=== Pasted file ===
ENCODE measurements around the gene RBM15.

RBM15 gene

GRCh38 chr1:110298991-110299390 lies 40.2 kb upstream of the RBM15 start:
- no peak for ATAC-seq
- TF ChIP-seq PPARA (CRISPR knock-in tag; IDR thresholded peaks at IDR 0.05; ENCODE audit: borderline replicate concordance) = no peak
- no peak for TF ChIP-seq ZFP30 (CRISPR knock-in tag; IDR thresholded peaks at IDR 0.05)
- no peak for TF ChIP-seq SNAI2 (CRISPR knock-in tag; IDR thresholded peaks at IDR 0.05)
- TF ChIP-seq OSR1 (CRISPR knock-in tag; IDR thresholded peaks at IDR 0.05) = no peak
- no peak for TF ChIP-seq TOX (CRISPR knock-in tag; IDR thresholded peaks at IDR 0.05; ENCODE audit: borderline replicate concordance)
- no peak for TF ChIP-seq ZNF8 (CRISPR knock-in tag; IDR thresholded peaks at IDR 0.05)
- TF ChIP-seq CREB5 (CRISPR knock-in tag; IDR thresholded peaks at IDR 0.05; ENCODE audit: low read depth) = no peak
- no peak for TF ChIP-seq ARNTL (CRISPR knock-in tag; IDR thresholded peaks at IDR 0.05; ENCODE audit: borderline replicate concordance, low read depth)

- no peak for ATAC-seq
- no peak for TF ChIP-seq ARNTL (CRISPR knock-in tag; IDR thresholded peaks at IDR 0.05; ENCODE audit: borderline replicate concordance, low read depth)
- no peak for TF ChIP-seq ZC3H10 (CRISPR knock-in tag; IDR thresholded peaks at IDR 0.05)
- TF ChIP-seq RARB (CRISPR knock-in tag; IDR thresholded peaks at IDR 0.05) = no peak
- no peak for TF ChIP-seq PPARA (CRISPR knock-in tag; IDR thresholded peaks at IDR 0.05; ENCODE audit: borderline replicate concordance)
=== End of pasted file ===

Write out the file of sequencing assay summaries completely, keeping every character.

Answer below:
ENCODE measurements around the gene RBM15.

RBM15 gene

GRCh38 chr1:110298991-110299390 lies 40.2 kb upstream of the RBM15 start:
- no peak for ATAC-seq
- TF ChIP-seq PPARA (CRISPR knock-in tag; IDR thresholded peaks at IDR 0.05; ENCODE audit: borderline replicate concordance) = no peak
- no peak for TF ChIP-seq ZFP30 (CRISPR knock-in tag; IDR thresholded peaks at IDR 0.05)
- no peak for TF ChIP-seq SNAI2 (CRISPR knock-in tag; IDR thresholded peaks at IDR 0.05)
- TF ChIP-seq OSR1 (CRISPR knock-in tag; IDR thresholded peaks at IDR 0.05) = no peak
- no peak for TF ChIP-seq TOX (CRISPR knock-in tag; IDR thresholded peaks at IDR 0.05; ENCODE audit: borderline replicate concordance)
- no peak for TF ChIP-seq ZNF8 (CRISPR knock-in tag; IDR thresholded peaks at IDR 0.05)
- TF ChIP-seq CREB5 (CRISPR knock-in tag; IDR thresholded peaks at IDR 0.05; ENCODE audit: low read depth) = no peak
- no peak for TF ChIP-seq ARNTL (CRISPR knock-in tag; IDR thresholded peaks at IDR 0.05; ENCODE audit: borderline replicate concordance, low read depth)

- no peak for ATAC-seq
- no peak for TF ChIP-seq ARNTL (CRISPR knock-in tag; IDR thresholded peaks at IDR 0.05; ENCODE audit: borderline replicate concordance, low read depth)
- no peak for TF ChIP-seq ZC3H10 (CRISPR knock-in tag; IDR thresholded peaks at IDR 0.05)
- TF ChIP-seq RARB (CRISPR knock-in tag; IDR thresholded peaks at IDR 0.05) = no peak
- no peak for TF ChIP-seq PPARA (CRISPR knock-in tag; IDR thresholded peaks at IDR 0.05; ENCODE audit: borderline replicate concordance)